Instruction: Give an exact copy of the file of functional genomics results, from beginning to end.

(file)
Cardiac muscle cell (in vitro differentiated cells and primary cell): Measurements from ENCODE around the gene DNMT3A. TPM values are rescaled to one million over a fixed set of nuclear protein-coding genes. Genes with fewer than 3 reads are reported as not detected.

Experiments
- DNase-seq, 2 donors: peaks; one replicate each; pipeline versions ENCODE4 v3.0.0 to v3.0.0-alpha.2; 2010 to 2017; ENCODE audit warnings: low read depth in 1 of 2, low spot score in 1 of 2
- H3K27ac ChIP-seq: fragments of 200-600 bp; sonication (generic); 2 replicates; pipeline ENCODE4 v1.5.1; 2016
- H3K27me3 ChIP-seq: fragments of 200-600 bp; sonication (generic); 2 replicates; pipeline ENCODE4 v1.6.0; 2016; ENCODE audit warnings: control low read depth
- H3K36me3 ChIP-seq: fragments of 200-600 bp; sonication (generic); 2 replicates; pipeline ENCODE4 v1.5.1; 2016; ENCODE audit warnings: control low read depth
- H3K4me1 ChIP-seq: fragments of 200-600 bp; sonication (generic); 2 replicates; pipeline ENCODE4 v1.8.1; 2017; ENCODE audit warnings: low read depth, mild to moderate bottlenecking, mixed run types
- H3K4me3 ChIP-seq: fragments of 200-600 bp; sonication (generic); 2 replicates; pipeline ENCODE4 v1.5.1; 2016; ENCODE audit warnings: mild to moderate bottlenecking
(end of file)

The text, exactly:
Cardiac muscle cell (in vitro differentiated cells and primary cell): Measurements from ENCODE around the gene DNMT3A. TPM values are rescaled to one million over a fixed set of nuclear protein-coding genes. Genes with fewer than 3 reads are reported as not detected.

Experiments
- DNase-seq, 2 donors: peaks; one replicate each; pipeline versions ENCODE4 v3.0.0 to v3.0.0-alpha.2; 2010 to 2017; ENCODE audit warnings: low read depth in 1 of 2, low spot score in 1 of 2
- H3K27ac ChIP-seq: fragments of 200-600 bp; sonication (generic); 2 replicates; pipeline ENCODE4 v1.5.1; 2016
- H3K27me3 ChIP-seq: fragments of 200-600 bp; sonication (generic); 2 replicates; pipeline ENCODE4 v1.6.0; 2016; ENCODE audit warnings: control low read depth
- H3K36me3 ChIP-seq: fragments of 200-600 bp; sonication (generic); 2 replicates; pipeline ENCODE4 v1.5.1; 2016; ENCODE audit warnings: control low read depth
- H3K4me1 ChIP-seq: fragments of 200-600 bp; sonication (generic); 2 replicates; pipeline ENCODE4 v1.8.1; 2017; ENCODE audit warnings: low read depth, mild to moderate bottlenecking, mixed run types
- H3K4me3 ChIP-seq: fragments of 200-600 bp; sonication (generic); 2 replicates; pipeline ENCODE4 v1.5.1; 2016; ENCODE audit warnings: mild to moderate bottlenecking